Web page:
The first ever edition of the Qi Colloquium was held on Thursday May 16th. Hosted by our statistical partners at Qi Statistics, we were pleased to visit the beautiful town of Windsor for this conference. The colloquium was a great opportunity to catch up with the entire Qi team.
The day started with an introduction about Qi Statistics and was followed by a talk from key note speaker Hal Macfie about multi-market preference mapping. The approach is interesting because in traditional preference mapping each market is investigated separately for one consensus product that pleases most people. In multi-market preference mapping multiple products and their respective direct competitors are included. The overarching thought is to find a few products that fit multiple markets, instead of having a single product for each market. This will allow companies to create efficient product portfolios. For example, having in total 3 products for 10 markets instead of having 10 products for 10 markets. Hal’s talk about this new approach was also a farewell talk as unfortunately it was probably also the last one he will give due to his impending retirement. Hal of course got a big thank you from everyone present.
Every member of the Qi team got a bit of stage time as the audience was treated to an impressive live demo of one of their new Rshiny apps that can be used to create designs and analyse MaxDiff (Best-Worst Scaling) projects. We then learned about trimming clusters by identifying poorly fitting respondents and about Bayesian methods. We were also introduced to a new approach to analyse CATA data by using clustering, instead of the often used Cochran and McNemar test or Correspondence Analysis.
During the morning coffee break everyone went outside the conference room to see the changing of the guard which was going through the street of the hotel and enjoyed the sunshine.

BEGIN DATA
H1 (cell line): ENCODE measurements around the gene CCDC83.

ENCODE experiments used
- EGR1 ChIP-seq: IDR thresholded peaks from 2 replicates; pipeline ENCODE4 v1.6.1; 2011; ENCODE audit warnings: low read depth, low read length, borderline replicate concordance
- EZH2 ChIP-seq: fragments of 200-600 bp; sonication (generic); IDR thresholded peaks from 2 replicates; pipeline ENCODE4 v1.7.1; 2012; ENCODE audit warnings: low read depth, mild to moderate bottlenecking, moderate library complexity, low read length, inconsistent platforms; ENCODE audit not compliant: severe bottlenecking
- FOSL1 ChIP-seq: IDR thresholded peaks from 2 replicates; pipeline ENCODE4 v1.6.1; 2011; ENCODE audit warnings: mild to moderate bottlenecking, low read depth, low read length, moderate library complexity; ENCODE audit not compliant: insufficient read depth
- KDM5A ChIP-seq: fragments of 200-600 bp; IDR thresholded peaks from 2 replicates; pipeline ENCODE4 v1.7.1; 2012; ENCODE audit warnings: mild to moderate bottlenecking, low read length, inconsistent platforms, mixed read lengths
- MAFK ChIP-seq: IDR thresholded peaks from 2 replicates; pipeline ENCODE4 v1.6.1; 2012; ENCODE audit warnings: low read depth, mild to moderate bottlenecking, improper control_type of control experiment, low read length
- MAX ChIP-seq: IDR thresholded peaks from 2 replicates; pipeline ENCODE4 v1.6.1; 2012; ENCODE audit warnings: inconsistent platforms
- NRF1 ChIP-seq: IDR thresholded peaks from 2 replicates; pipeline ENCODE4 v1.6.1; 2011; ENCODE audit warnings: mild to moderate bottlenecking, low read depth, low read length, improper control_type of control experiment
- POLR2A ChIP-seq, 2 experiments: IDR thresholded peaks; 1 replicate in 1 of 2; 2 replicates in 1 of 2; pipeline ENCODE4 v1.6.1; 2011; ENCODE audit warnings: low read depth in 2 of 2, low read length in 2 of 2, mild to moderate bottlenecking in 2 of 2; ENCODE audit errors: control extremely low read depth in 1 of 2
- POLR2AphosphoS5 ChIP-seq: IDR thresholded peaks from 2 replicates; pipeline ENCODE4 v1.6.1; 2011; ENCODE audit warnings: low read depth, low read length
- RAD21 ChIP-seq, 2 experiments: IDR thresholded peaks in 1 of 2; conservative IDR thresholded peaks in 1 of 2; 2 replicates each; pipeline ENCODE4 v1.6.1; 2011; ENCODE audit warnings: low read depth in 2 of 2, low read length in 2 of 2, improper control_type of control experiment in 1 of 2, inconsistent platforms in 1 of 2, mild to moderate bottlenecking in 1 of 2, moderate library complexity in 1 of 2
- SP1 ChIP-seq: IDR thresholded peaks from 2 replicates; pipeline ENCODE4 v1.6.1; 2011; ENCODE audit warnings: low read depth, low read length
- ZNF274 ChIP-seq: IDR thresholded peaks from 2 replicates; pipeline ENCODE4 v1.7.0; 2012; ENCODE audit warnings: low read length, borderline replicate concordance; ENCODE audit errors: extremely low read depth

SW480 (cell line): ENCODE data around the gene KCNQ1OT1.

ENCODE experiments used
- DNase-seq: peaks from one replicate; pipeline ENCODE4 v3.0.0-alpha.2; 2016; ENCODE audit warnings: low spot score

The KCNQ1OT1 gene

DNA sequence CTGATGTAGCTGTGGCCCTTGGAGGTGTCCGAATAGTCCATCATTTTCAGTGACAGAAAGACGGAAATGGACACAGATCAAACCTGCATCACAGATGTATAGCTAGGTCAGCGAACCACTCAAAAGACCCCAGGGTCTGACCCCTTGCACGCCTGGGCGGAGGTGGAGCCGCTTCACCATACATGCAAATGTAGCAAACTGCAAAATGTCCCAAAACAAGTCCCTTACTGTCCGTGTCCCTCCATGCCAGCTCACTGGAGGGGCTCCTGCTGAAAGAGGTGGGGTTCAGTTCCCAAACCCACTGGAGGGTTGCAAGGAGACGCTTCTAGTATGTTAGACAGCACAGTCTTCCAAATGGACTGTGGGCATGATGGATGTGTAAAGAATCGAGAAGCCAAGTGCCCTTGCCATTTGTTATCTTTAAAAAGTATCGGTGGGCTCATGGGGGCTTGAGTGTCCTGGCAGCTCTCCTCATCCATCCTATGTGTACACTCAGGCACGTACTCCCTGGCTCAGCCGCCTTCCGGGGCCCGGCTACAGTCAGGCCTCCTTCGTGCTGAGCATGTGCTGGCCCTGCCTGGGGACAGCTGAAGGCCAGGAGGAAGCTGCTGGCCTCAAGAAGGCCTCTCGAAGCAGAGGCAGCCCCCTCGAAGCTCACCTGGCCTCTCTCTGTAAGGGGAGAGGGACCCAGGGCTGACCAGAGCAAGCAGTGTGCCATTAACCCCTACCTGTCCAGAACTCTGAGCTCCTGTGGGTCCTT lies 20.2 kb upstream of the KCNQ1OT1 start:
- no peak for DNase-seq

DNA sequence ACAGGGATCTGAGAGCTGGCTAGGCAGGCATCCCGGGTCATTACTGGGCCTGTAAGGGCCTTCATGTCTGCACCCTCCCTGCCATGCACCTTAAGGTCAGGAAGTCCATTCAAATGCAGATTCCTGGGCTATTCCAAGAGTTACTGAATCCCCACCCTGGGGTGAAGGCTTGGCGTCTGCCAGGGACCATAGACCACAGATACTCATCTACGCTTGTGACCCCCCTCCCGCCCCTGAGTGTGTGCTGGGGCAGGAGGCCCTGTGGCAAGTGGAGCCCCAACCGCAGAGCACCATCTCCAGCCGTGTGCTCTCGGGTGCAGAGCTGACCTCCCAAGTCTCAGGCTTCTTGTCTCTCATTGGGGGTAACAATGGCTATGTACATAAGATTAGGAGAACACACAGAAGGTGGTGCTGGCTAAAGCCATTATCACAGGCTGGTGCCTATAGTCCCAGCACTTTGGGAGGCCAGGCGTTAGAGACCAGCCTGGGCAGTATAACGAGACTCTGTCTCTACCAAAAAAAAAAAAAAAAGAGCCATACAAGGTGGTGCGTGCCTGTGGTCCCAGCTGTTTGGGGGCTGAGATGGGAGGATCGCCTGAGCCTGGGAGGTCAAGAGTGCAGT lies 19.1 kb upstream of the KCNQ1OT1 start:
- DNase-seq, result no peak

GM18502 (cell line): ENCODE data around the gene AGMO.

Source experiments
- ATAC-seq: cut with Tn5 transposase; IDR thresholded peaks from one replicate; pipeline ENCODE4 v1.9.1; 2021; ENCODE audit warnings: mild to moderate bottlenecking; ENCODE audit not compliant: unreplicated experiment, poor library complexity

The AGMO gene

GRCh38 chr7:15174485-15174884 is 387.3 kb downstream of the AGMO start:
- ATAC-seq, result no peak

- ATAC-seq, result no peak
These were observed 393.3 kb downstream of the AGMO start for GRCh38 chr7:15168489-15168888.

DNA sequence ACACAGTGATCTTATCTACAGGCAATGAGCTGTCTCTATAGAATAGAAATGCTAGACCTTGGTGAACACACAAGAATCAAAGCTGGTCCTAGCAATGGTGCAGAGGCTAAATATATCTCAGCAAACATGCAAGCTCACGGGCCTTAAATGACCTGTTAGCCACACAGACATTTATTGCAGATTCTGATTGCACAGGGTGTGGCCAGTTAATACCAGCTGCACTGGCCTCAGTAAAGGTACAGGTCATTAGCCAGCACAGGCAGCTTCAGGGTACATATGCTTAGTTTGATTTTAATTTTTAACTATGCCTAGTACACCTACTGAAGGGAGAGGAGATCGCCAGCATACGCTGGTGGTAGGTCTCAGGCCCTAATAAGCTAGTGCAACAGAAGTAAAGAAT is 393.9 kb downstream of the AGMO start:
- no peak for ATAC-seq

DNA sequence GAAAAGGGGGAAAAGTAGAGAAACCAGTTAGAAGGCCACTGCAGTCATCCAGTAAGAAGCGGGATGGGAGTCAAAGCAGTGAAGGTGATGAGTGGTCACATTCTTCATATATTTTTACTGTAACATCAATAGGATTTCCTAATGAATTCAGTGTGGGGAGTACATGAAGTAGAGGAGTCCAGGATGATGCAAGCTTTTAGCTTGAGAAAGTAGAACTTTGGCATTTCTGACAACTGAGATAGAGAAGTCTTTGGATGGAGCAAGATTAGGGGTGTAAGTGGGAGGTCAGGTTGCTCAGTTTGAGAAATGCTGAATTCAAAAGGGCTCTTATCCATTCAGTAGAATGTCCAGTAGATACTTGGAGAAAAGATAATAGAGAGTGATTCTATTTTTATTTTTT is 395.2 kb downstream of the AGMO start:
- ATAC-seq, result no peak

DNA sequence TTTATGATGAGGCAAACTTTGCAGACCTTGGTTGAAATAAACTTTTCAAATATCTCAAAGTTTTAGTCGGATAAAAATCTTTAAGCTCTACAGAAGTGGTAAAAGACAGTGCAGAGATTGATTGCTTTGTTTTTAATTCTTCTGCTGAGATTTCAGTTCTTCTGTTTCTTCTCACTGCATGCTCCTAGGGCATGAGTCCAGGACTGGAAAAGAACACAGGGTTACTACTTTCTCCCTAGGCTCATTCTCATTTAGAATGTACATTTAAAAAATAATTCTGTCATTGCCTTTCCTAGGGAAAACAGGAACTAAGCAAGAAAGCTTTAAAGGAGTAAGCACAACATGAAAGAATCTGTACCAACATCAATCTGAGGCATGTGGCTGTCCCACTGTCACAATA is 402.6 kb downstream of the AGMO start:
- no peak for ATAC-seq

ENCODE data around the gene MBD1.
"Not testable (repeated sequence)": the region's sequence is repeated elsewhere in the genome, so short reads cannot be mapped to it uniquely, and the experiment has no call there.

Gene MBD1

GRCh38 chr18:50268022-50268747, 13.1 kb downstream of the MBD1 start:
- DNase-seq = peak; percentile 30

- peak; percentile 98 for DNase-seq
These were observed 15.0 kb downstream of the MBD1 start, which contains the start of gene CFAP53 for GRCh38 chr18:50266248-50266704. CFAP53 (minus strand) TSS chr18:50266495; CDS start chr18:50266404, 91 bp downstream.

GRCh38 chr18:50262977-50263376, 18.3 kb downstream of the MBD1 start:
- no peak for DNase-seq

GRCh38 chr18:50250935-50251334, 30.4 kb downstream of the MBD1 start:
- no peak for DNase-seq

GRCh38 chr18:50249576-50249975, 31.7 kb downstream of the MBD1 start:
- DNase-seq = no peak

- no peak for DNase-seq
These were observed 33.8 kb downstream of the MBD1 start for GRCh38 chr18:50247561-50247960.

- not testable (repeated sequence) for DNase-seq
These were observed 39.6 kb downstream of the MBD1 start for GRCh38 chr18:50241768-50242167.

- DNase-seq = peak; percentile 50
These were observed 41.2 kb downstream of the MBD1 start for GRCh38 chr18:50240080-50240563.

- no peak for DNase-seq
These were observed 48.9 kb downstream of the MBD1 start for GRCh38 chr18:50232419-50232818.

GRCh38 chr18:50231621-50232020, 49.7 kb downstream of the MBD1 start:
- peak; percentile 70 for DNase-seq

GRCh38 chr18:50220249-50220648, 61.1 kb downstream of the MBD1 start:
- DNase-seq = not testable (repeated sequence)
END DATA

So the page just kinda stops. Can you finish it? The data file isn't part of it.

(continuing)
The second key note speaker was Hannelize van Zyl from Heineken. She gave an inspirational talk about the role of sensory within companies, which is to support. Hannelize talked about the importance of telling your story in an understandable way when reporting results. She had a nice example in which she worked together with the marketing team to create beautiful charts, which were both visually and statistically telling. Hannelize concluded her talk by stating when reporting, it is important to make sure to make clear what the results mean, emphasize their importance and to include a recommendation.
In the lunch break all participants were very competitive trying to solve as many acronyms as possible in a little quiz. The acronyms could be found anywhere, in the presentations but also in the materials from the goody bag and on the Qi Statistics website.
During the afternoon we were also given a slot to give a short update and demo on the EyeQuestion Suite and EyeOpenR. The day concluded with a talk about text mining, whether this is done best by humans or by using a machine. Analysing open comments is a very time consuming job and can be done a lot faster using machines. The results using both methods were comparable on the investigated data sets. However, text mining done by humans is more subjective but can provide more context specific understanding. After all the talks there was time left to get additional information and try out demos for software or to get statistical advice.
This was the first colloquium organised by Qi Statistics, and we hope many more will follow in the future!